A much more recent example from the prior class is Johnny Davis. Go back and watch how he stayed on his toes and never let anyone catch him off balance. His lower body strength, footwork, and competitiveness allowed him to stand out as one of the best defensive guards in the country at Wisconsin.
There’s so much more to basketball than just running, jumping, and shooting. Feet and hands are great indicators of success at every position, and learning how to position oneself, anticipate the offense, and keep balance to get there can help even an average wing make the swing up another level.
3. Quick Decision-Making
If I were to mention the phrase “decision-making” from a basketball perspective, I’m sure most people would immediately think about the higher usage guards who have to pick and choose what to do with the ball on more possessions than not.
In reality, one would be surprised how often it’s the wings who have to keep the ball moving for an offense to hum and sing at its highest level.
Basketball is Jazz, after all (shoutout to TrueHoop’s Coach David Thorpe), and no great jazz band is without balance and timed crescendos and decrescendos.
If everyone in the band is too loud, looking for their time to make sure they’re heard, it throws the music off and can make it unbearable to listen to them. But when everyone is in lockstep with one another, putting the band’s best interest before each other, that’s when pieces are executed, and the music is smooth.
Back in the day, I was actually a lead saxophonist for a jazz band, so I’m very familiar with what balance sounds like. Everyone should get their time to shine over the course of the song, and that should happen in a similar fashion on the basketball court.
Making quick decisions to pass or shoot keeps the offense moving and the defense on their toes, with less time to react to what’s happening. If the offense slows down and becomes too focused on one particular player or players, that’s when possessions break down, and offenses become much less efficient.
Yes, there are a handful of guys in the NBA who have everything built around them, and they dictate how many isolations are queued up throughout the game. But that’s at most about 10 to 15 players in the league, meaning the vast majority need to play a distinct role offensively around those superstar talents.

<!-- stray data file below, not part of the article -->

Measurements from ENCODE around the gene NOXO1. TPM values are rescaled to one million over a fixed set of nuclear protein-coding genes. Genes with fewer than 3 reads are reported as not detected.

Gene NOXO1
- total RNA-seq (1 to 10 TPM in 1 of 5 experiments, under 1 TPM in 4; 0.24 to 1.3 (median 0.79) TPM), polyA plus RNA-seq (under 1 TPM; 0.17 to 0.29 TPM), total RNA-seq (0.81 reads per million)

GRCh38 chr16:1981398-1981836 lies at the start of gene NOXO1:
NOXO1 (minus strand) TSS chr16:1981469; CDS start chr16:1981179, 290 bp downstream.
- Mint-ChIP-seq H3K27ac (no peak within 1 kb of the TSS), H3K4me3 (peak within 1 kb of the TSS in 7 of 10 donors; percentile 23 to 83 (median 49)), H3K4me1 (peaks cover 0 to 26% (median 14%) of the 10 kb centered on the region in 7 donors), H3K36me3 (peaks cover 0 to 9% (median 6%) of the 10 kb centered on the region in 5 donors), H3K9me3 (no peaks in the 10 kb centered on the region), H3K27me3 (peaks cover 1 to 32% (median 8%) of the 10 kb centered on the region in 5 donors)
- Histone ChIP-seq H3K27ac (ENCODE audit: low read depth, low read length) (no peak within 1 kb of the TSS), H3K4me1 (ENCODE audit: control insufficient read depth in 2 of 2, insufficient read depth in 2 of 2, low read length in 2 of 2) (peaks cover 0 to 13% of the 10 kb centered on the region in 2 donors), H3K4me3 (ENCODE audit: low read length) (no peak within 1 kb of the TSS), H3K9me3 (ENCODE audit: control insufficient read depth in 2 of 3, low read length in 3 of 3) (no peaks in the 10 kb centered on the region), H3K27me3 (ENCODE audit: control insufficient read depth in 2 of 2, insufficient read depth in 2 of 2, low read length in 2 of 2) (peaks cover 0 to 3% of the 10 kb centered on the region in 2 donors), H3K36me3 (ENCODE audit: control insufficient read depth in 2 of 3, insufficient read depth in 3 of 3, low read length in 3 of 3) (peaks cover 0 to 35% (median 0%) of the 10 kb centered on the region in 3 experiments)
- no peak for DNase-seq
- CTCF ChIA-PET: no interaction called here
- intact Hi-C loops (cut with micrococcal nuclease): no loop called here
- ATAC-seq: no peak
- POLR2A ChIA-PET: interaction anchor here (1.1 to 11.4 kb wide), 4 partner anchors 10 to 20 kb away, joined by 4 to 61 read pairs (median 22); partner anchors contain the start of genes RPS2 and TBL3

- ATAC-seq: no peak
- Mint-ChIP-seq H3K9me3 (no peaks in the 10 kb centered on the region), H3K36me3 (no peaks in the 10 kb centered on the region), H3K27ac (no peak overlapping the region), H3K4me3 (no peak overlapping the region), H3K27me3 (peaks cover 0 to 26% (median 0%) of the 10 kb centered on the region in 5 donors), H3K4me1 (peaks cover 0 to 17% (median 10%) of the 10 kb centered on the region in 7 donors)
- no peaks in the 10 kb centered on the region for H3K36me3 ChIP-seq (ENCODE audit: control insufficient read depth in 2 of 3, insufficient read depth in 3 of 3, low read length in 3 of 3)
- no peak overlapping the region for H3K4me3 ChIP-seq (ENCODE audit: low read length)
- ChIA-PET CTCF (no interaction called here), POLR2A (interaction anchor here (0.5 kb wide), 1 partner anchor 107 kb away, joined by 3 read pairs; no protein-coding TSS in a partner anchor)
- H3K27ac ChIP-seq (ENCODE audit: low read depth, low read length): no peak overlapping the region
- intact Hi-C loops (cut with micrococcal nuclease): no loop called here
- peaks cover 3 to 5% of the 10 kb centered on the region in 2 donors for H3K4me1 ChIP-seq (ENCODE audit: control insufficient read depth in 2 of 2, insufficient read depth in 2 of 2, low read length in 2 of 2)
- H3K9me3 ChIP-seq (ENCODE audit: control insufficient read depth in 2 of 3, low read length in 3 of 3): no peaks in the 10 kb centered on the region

Keeping within the flow of the offense and knowing when to drive, when to shoot, or when to pass sounds easy in concept. In the NBA, though, the game moves so much quicker than even in college, so it’s more difficult for young guys to adjust.
So while it’s not always the easiest thing to scout to translate at the next level, I try and watch for guys who don’t let the ball stick as much as possible, especially with wings. After catching the ball in the corner, it should be a split-second decision to attack the closeout, take the shot, or make the pass. Same with guys who are receiving a pass on the wing for the easy swing to the corner or surveying the court in that split second to drive on a defender closing out hard to get two feet into the paint and finish or dump it off.
These are all things that should happen almost instantaneously. That’s the level of quickness and precision that the NBA game demands, especially from wings who are meant to fill in around guards and bigs.
And if you need any examples of what that looks like in the NBA, look no further than the Phoenix Suns, who have had a number of 6’5”-6’8” players for years who embrace getting that ball out quick, be it on a pass or shot.
Decisiveness is key to keeping the best offenses revving, and it is crucial to see signs of it in wings, even at lower levels.
4. Scoring Versatility
Similar to what I wrote about with guards regarding shooting versatility, I expand that out to “scoring” for wings.
After all, not every player slotted at the two or the three is a lights-out shooter. There are plenty of slashers in the league who make their money getting their man off balance with a quick first step, getting into the teeth of the defense, and bullying their way into tough finishes at the basket or, after getting that separation, can go to a nifty spin move or euro step to convert the deuce.